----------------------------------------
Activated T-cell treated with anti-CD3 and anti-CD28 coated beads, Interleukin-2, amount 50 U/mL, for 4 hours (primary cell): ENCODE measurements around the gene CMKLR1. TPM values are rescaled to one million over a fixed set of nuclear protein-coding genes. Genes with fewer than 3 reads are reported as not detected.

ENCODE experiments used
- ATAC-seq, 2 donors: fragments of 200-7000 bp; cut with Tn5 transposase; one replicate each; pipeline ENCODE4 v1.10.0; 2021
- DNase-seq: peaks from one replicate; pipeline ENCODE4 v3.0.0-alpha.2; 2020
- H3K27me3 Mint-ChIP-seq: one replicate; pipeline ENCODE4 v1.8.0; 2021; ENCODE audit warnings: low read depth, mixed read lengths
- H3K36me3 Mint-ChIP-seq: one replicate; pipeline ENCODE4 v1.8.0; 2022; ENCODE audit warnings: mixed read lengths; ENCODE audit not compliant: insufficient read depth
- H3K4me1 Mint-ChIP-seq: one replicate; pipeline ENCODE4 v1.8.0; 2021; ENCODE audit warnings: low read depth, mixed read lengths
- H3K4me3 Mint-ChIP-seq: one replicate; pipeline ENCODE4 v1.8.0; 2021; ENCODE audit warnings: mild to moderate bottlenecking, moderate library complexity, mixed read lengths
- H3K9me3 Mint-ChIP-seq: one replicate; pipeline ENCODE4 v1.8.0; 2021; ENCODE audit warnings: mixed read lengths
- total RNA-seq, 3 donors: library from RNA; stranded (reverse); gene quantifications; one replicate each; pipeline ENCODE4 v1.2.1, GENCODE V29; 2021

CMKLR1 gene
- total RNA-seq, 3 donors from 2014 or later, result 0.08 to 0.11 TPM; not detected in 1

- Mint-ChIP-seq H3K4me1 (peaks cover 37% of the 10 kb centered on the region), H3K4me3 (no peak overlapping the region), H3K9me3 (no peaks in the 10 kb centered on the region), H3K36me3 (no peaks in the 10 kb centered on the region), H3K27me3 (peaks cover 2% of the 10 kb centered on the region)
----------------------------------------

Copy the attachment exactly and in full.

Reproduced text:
Activated T-cell treated with anti-CD3 and anti-CD28 coated beads, Interleukin-2, amount 50 U/mL, for 4 hours (primary cell): ENCODE measurements around the gene CMKLR1. TPM values are rescaled to one million over a fixed set of nuclear protein-coding genes. Genes with fewer than 3 reads are reported as not detected.

ENCODE experiments used
- ATAC-seq, 2 donors: fragments of 200-7000 bp; cut with Tn5 transposase; one replicate each; pipeline ENCODE4 v1.10.0; 2021
- DNase-seq: peaks from one replicate; pipeline ENCODE4 v3.0.0-alpha.2; 2020
- H3K27me3 Mint-ChIP-seq: one replicate; pipeline ENCODE4 v1.8.0; 2021; ENCODE audit warnings: low read depth, mixed read lengths
- H3K36me3 Mint-ChIP-seq: one replicate; pipeline ENCODE4 v1.8.0; 2022; ENCODE audit warnings: mixed read lengths; ENCODE audit not compliant: insufficient read depth
- H3K4me1 Mint-ChIP-seq: one replicate; pipeline ENCODE4 v1.8.0; 2021; ENCODE audit warnings: low read depth, mixed read lengths
- H3K4me3 Mint-ChIP-seq: one replicate; pipeline ENCODE4 v1.8.0; 2021; ENCODE audit warnings: mild to moderate bottlenecking, moderate library complexity, mixed read lengths
- H3K9me3 Mint-ChIP-seq: one replicate; pipeline ENCODE4 v1.8.0; 2021; ENCODE audit warnings: mixed read lengths
- total RNA-seq, 3 donors: library from RNA; stranded (reverse); gene quantifications; one replicate each; pipeline ENCODE4 v1.2.1, GENCODE V29; 2021

CMKLR1 gene
- total RNA-seq, 3 donors from 2014 or later, result 0.08 to 0.11 TPM; not detected in 1

- Mint-ChIP-seq H3K4me1 (peaks cover 37% of the 10 kb centered on the region), H3K4me3 (no peak overlapping the region), H3K9me3 (no peaks in the 10 kb centered on the region), H3K36me3 (no peaks in the 10 kb centered on the region), H3K27me3 (peaks cover 2% of the 10 kb centered on the region)